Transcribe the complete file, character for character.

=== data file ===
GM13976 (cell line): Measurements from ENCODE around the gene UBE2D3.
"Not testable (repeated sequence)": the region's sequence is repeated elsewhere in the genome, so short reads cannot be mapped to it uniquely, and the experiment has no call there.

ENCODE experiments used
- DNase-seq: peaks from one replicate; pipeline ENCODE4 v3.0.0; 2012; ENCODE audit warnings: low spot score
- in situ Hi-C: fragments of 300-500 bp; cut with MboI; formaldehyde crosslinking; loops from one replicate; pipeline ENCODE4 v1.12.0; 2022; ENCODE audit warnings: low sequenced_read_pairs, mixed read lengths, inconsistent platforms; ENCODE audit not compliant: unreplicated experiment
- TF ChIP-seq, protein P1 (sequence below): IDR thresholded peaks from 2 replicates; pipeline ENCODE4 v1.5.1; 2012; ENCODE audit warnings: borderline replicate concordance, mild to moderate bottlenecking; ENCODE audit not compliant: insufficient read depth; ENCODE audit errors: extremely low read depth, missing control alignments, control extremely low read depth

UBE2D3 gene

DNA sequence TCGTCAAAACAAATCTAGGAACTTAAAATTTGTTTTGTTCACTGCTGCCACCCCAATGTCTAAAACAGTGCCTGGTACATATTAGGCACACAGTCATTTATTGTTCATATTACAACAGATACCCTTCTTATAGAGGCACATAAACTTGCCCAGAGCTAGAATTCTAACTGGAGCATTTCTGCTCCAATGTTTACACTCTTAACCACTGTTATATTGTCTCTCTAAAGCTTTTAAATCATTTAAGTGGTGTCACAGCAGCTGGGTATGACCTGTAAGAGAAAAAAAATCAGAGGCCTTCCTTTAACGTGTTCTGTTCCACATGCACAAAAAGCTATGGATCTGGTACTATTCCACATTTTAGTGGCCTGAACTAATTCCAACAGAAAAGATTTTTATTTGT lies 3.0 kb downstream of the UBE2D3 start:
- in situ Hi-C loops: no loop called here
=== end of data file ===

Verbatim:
GM13976 (cell line): Measurements from ENCODE around the gene UBE2D3.
"Not testable (repeated sequence)": the region's sequence is repeated elsewhere in the genome, so short reads cannot be mapped to it uniquely, and the experiment has no call there.

ENCODE experiments used
- DNase-seq: peaks from one replicate; pipeline ENCODE4 v3.0.0; 2012; ENCODE audit warnings: low spot score
- in situ Hi-C: fragments of 300-500 bp; cut with MboI; formaldehyde crosslinking; loops from one replicate; pipeline ENCODE4 v1.12.0; 2022; ENCODE audit warnings: low sequenced_read_pairs, mixed read lengths, inconsistent platforms; ENCODE audit not compliant: unreplicated experiment
- TF ChIP-seq, protein P1 (sequence below): IDR thresholded peaks from 2 replicates; pipeline ENCODE4 v1.5.1; 2012; ENCODE audit warnings: borderline replicate concordance, mild to moderate bottlenecking; ENCODE audit not compliant: insufficient read depth; ENCODE audit errors: extremely low read depth, missing control alignments, control extremely low read depth

UBE2D3 gene

DNA sequence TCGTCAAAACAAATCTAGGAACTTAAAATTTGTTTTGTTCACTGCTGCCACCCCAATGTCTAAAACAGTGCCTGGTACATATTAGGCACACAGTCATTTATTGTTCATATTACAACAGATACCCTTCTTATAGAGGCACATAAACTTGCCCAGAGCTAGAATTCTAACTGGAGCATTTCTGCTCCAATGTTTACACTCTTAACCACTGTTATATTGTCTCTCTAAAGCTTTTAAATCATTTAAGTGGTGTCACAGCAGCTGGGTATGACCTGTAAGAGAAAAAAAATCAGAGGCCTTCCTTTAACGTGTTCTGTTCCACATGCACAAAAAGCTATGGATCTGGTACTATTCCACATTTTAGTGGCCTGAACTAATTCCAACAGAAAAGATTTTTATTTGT lies 3.0 kb downstream of the UBE2D3 start:
- in situ Hi-C loops: no loop called here